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Audi 50 (86)
Audi 50.jpg
Audi 50 in the Audi Forum, Ingolstadt
Manufacturer Audi NSU Auto Union AG
Production 1974–1978
180,812 built[1]
Assembly Neckarsulm, Germany[original research?]
Designer Claus Luthe
Body and chassis
Class Supermini (B)
Body style 3-door hatchback
Layout transverse front engine,
front-wheel drive
Platform Volkswagen Group A01
Related Volkswagen Polo Mk1
Zastava Koral
Engine 0.9 (L), 1.1 (LS) or 1.3 (GLS) L OHC I4
Transmission 4-speed manual
Wheelbase 2,335 mm (91.9 in)
Length 3,510 mm (138.2 in)
Width 1,560 mm (61.4 in)
Height 1,340 mm (52.8 in)
Predecessor NSU Prinz
Successor Audi A1[2]
Audi A2

The Audi 50 (known internally as the Typ 86) is a supermini economy car produced by German automaker Audi from 1974 to 1978, and sold only in Europe. Introduced two or three years after the Italian Fiat 127 and the French Renault 5, the model was seen at the time as Germany's first home grown entrant in Europe's emerging "supermini" class.[3]

The Audi 50 was built by Audi NSU Auto Union AG at the former NSU factory in Neckarsulm, Germany and at the giant Wolfsburg plant by Volkswagen.[4] The car was rebadged six weeks later by Volkswagen as the Volkswagen Polo with a wider range of engine and other options.[5] The Volkswagen Polo was launched in the home market in September 1974[3] and appeared in export markets, including the United Kingdom, a few months later.

The car was offered as a three door hatchback with a 1,093 cc (66.7 cu in) petrol engine, producing either 37 kW (50 PS; 50 bhp) or 44 kW (60 PS; 59 bhp) for the LS and GL models, respectively. The model was popular in Europe, both because of its generous specifications for a car of the time, and on account of its relatively low price.

The Volkswagen and Audi badged models were sold alongside each other for three years until 1978, but the cheaper Volkswagen Polo outsold the Audi 50, and Audi discontinued the Audi 50 in 1978, after a total production of 180,812 units.[3] A planned facelift, which would have given the Audi 50 a look closer to that of the Audi 100 and Audi 80 was never implemented, because of a holding company board decision that the Audi brand should concentrate on larger, more expensive cars.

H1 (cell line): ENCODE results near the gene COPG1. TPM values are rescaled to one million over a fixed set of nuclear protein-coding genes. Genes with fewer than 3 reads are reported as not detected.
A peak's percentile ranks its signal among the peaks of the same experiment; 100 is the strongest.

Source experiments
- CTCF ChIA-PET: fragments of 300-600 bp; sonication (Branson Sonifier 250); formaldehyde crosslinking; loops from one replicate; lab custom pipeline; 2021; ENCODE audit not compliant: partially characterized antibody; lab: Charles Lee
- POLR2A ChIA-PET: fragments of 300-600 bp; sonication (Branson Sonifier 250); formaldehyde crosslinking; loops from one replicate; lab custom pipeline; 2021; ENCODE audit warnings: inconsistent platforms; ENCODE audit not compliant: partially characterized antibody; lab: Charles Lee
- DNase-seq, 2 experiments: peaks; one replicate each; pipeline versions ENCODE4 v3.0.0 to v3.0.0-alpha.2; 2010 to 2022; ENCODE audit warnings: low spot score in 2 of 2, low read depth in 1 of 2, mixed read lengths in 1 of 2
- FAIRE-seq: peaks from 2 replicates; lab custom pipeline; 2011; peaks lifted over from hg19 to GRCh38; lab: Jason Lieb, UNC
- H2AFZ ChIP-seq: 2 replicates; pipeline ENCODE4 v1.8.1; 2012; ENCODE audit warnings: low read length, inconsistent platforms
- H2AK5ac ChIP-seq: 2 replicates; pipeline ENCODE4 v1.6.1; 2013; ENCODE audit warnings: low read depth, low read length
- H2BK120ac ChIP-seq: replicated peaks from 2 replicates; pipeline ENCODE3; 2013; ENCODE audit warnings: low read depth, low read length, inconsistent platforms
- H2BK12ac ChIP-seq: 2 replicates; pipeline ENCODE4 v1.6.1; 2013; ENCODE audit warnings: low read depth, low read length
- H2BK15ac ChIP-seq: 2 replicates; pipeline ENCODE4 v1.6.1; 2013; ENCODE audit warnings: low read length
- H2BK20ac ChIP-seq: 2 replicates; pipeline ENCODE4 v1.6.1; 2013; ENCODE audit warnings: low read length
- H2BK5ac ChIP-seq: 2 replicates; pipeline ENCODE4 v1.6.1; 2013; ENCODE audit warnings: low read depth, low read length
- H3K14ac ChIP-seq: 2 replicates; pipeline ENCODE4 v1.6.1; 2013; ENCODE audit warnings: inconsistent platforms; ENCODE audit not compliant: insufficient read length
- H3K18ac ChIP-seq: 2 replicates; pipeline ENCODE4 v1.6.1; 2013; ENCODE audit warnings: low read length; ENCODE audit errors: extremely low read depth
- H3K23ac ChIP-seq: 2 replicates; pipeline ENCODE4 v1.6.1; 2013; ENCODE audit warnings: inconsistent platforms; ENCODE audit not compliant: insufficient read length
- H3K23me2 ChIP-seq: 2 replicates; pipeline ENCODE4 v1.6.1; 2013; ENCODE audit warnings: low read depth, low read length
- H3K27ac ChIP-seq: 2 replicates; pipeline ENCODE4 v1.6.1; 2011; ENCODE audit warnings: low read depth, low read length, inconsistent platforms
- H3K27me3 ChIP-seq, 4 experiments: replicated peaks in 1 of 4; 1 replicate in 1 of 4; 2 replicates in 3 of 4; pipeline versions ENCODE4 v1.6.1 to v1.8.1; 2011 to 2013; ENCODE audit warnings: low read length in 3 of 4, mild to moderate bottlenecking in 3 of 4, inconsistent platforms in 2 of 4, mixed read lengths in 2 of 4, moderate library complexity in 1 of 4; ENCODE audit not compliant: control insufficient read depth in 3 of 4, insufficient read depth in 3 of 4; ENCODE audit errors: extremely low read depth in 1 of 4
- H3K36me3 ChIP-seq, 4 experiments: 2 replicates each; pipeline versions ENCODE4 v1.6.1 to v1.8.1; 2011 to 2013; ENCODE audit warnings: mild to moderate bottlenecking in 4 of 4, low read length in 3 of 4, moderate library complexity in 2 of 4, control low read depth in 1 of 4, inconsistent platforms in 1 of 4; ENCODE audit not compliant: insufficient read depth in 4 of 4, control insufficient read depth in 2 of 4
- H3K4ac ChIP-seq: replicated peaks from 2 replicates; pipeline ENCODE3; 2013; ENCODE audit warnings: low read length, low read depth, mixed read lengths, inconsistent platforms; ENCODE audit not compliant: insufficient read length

The Volkswagen Polo range continued to evolve, with the Volkswagen Derby notchback version, despite being developed by Audi at Ingolstadt, branded as a Volkswagen and launched in 1977. Subsequently, the Volkswagen Polo has evolved through numerous generations to the present day.

The Audi 50 had no replacement in the supermini class, until the launch of the significantly larger Audi A2 in November 1999, which was also discontinued in August 2005.

In August 2010, the Audi 50 was spiritually succeeded by the Audi A1.[2]

Rear view


  1. ^ Werner Oswald: Deutsche Autos 1945-1990, vol. 4, ISBN 3-613-02131-5, p. 263
  2. ^ a b "Audi A1 vs Audi 50". Auto Express. Retrieved 26 February 2011. 
  3. ^ a b c "Oldtimer Katalog". Nr. 23. Königswinter: HEEL Verlag GmbH. 2009: Seite 44 u. 358. ISBN 978-3-86852-067-5. 
  4. ^ "A History of Audi: The 1970s" (PDF). Audi. Retrieved 2010-11-23. 
  5. ^ "News: Audi 50". Autocar. Vol. 141 (nbr4065). 21 September 1974. p. 29. 


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